The report goes on to “recall that United Nations General Assembly Resolution 60/30 emphasized the universal and unified character of the United Nations Convention on the Law of the Sea, and reaffirmed that the United Nations Convention on the Law of the Sea sets out the legal framework within which all activities in the oceans and seas must be carried out, and that its integrity needs to be maintained, as recognized also by the United Nations Conference on the Environment and Development…” (emphasis added throughout).
- At a practical level, the ties between the UN and LOST are no less palpable. For example: All staff associated with LOST bodies are paid by the UN system. Day-to-day monitoring of activities regulated by LOST is conducted by UN staff employees. And, under the terms of the Treaty, the UN Secretary General plays a direct role in choosing the fifth arbiter for five-person special arbitral tribunals that will hear disputes between parties to LOST. He also is responsible for convening conferences to amend the Treaty.
Hard experience argues against further empowering the United Nations and its affiliates. The UN has a long, and sordid, track-record of engaging in or endorsing behavior and policies that are antithetical to the interests of the United States and other freedom-loving nations. Such behavior is generally perpetrated by majorities of member-states and like-minded, unaccountable international bureaucrats who use the General Assembly’s absurd one-nation/one-vote rules to translate their hostility towards America and its fellow developed nations into policies that vilify the West and seek to redistribute the world’s power and wealth to the developing world.
A small sample of this reprehensible conduct would include: the Oil-for-Food scandal; the infamous “Zionism is Racism” resolution; the creation of the UN Human Rights Council on which countries such as Cuba, China, and Saudi Arabia are allowed to serve; and the convening of the 2001 World Conference against Racism in Durban, South Africa – an event that was nothing more than a forum for anti-Semitism and Israel-bashing. News sources have reported that the UN will be convening in Geneva in late August, 2007, to plan a follow-up to the 2001 Durban conference, with Libya slated to chair the planning committee, and Iran and Cuba serving on the committee as well.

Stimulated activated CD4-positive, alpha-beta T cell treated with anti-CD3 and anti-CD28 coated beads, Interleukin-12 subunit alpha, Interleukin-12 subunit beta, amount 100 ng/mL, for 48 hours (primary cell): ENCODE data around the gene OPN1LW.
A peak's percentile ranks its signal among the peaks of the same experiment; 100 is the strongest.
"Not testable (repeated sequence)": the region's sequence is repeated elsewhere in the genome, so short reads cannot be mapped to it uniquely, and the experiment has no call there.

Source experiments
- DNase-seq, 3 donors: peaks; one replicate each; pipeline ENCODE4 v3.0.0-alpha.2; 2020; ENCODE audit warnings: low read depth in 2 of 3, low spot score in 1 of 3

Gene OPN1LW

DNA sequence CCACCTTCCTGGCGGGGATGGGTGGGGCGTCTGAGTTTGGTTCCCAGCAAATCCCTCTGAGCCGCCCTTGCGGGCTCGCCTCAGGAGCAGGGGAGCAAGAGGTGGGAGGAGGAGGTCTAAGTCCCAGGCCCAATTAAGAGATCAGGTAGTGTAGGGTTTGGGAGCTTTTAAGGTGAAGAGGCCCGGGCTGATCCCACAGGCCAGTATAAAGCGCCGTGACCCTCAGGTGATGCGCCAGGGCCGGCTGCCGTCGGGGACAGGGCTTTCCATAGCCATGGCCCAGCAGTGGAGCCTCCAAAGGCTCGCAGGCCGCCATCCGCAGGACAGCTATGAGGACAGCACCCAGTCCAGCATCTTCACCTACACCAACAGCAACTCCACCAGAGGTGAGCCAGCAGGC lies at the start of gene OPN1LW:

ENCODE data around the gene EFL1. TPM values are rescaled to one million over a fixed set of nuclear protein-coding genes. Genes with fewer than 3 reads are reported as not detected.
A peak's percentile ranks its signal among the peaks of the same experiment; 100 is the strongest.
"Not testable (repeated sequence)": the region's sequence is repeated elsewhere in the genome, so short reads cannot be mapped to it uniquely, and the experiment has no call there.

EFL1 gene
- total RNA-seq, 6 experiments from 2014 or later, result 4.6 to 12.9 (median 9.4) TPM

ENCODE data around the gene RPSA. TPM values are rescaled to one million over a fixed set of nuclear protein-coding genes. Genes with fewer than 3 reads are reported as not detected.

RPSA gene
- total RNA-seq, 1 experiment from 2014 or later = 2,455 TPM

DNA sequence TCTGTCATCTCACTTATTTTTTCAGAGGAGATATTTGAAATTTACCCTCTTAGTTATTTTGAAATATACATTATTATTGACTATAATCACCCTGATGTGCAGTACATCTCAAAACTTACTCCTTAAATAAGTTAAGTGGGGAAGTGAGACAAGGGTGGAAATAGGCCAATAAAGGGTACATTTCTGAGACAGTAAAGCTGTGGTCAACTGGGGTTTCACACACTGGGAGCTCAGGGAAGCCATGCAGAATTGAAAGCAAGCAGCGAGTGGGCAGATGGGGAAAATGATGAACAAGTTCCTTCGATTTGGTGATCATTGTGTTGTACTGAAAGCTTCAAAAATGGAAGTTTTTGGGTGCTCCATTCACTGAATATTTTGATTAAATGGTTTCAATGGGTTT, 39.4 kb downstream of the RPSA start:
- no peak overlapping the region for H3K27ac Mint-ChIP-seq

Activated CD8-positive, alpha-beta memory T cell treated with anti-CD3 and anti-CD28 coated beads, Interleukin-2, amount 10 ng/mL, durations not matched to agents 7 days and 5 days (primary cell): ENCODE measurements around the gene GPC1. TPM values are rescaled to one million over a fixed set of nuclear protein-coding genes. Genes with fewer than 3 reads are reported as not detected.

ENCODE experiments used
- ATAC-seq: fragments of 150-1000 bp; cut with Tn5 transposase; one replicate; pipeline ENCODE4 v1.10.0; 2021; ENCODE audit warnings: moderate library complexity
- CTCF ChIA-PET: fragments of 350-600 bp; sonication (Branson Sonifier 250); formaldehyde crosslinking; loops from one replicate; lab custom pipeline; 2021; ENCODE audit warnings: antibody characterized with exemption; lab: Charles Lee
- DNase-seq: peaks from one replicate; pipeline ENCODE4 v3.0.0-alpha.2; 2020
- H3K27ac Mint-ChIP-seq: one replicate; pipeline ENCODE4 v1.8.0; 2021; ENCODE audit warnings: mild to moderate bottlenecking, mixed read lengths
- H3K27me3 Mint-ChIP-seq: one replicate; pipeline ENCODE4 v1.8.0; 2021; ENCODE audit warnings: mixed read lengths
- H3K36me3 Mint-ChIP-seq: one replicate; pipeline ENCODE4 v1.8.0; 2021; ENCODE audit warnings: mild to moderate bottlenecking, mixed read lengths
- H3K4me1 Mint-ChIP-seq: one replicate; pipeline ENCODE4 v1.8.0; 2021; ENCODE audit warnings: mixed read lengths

LOST amounts to an attempt to put supranational agencies on steroids. It allows them to: regulate seven-tenths of the planet (i.e., the world’s oceans and the vast natural resources to be found in and below them); levy what are tantamount to international taxes; and impose mandatory and un-appealable decisions in disputes that may arise involving parties to the Treaty.
To date, the full malevolent potential of the Law of the Sea Treaty has been more in prospect than in evidence. Should the United States accede to LOST, however, it is predictable that the Treaty’s agencies will: wield their powers in ways that will prove very harmful to American interests; intensify the web of sovereignty-sapping obligations and regulations being promulgated by this and other UN entities; and advance inexorably the emergence of supranational world government.It may be that the only check on such undesirable outcomes is for the United States to remain a non-state party to LOST. The latitude such an arrangement affords America to observe Treaty provisions that are unobjectionable – without being bound by those that are – may not only be preferable for this country and its vital interests. It could also help spare other nations the less free, less prosperous and more onerous international order that will emerge if the Transnational Progressives have their way on the Law of the Sea Treaty.